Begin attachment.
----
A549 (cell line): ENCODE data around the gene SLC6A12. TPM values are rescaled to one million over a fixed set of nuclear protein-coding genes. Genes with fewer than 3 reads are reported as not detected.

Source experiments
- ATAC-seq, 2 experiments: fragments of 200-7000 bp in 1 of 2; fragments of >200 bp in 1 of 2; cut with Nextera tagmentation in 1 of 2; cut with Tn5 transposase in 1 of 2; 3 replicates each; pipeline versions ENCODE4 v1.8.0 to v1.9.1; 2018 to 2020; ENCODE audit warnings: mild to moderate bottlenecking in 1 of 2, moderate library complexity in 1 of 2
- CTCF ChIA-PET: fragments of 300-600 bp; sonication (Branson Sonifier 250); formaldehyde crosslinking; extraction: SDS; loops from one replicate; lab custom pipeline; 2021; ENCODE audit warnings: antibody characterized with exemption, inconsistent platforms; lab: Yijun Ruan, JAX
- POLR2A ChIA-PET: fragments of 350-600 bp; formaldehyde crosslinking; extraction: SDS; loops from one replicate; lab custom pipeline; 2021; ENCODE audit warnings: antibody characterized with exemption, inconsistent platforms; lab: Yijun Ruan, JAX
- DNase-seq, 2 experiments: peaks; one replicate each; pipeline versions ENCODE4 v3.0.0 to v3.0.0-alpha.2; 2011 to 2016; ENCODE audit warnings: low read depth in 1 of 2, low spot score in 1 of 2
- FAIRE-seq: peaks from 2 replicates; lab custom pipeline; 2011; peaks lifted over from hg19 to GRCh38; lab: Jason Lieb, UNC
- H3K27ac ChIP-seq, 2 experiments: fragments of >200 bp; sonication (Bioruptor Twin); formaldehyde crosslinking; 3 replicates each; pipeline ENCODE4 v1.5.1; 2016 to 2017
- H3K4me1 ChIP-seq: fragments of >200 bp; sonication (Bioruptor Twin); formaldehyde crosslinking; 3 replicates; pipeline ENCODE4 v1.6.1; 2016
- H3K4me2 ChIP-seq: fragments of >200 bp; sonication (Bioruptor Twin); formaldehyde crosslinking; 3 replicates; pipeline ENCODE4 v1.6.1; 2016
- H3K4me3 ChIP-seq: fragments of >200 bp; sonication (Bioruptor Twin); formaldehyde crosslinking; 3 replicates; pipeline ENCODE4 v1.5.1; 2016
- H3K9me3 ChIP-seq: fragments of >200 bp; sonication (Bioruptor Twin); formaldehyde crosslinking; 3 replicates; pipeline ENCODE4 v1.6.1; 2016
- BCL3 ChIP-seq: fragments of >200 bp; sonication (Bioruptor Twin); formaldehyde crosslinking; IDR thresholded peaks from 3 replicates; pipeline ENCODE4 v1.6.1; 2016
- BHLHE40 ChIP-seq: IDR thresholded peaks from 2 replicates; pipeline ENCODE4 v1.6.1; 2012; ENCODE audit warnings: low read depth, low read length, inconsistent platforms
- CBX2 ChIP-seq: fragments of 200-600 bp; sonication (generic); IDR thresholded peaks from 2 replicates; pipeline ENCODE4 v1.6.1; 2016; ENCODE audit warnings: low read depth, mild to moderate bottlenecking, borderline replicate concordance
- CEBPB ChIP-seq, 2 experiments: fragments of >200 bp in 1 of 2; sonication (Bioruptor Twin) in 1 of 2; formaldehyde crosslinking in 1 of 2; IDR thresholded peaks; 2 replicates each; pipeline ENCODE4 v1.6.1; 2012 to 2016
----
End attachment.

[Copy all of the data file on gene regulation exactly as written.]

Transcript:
A549 (cell line): ENCODE data around the gene SLC6A12. TPM values are rescaled to one million over a fixed set of nuclear protein-coding genes. Genes with fewer than 3 reads are reported as not detected.

Source experiments
- ATAC-seq, 2 experiments: fragments of 200-7000 bp in 1 of 2; fragments of >200 bp in 1 of 2; cut with Nextera tagmentation in 1 of 2; cut with Tn5 transposase in 1 of 2; 3 replicates each; pipeline versions ENCODE4 v1.8.0 to v1.9.1; 2018 to 2020; ENCODE audit warnings: mild to moderate bottlenecking in 1 of 2, moderate library complexity in 1 of 2
- CTCF ChIA-PET: fragments of 300-600 bp; sonication (Branson Sonifier 250); formaldehyde crosslinking; extraction: SDS; loops from one replicate; lab custom pipeline; 2021; ENCODE audit warnings: antibody characterized with exemption, inconsistent platforms; lab: Yijun Ruan, JAX
- POLR2A ChIA-PET: fragments of 350-600 bp; formaldehyde crosslinking; extraction: SDS; loops from one replicate; lab custom pipeline; 2021; ENCODE audit warnings: antibody characterized with exemption, inconsistent platforms; lab: Yijun Ruan, JAX
- DNase-seq, 2 experiments: peaks; one replicate each; pipeline versions ENCODE4 v3.0.0 to v3.0.0-alpha.2; 2011 to 2016; ENCODE audit warnings: low read depth in 1 of 2, low spot score in 1 of 2
- FAIRE-seq: peaks from 2 replicates; lab custom pipeline; 2011; peaks lifted over from hg19 to GRCh38; lab: Jason Lieb, UNC
- H3K27ac ChIP-seq, 2 experiments: fragments of >200 bp; sonication (Bioruptor Twin); formaldehyde crosslinking; 3 replicates each; pipeline ENCODE4 v1.5.1; 2016 to 2017
- H3K4me1 ChIP-seq: fragments of >200 bp; sonication (Bioruptor Twin); formaldehyde crosslinking; 3 replicates; pipeline ENCODE4 v1.6.1; 2016
- H3K4me2 ChIP-seq: fragments of >200 bp; sonication (Bioruptor Twin); formaldehyde crosslinking; 3 replicates; pipeline ENCODE4 v1.6.1; 2016
- H3K4me3 ChIP-seq: fragments of >200 bp; sonication (Bioruptor Twin); formaldehyde crosslinking; 3 replicates; pipeline ENCODE4 v1.5.1; 2016
- H3K9me3 ChIP-seq: fragments of >200 bp; sonication (Bioruptor Twin); formaldehyde crosslinking; 3 replicates; pipeline ENCODE4 v1.6.1; 2016
- BCL3 ChIP-seq: fragments of >200 bp; sonication (Bioruptor Twin); formaldehyde crosslinking; IDR thresholded peaks from 3 replicates; pipeline ENCODE4 v1.6.1; 2016
- BHLHE40 ChIP-seq: IDR thresholded peaks from 2 replicates; pipeline ENCODE4 v1.6.1; 2012; ENCODE audit warnings: low read depth, low read length, inconsistent platforms
- CBX2 ChIP-seq: fragments of 200-600 bp; sonication (generic); IDR thresholded peaks from 2 replicates; pipeline ENCODE4 v1.6.1; 2016; ENCODE audit warnings: low read depth, mild to moderate bottlenecking, borderline replicate concordance
- CEBPB ChIP-seq, 2 experiments: fragments of >200 bp in 1 of 2; sonication (Bioruptor Twin) in 1 of 2; formaldehyde crosslinking in 1 of 2; IDR thresholded peaks; 2 replicates each; pipeline ENCODE4 v1.6.1; 2012 to 2016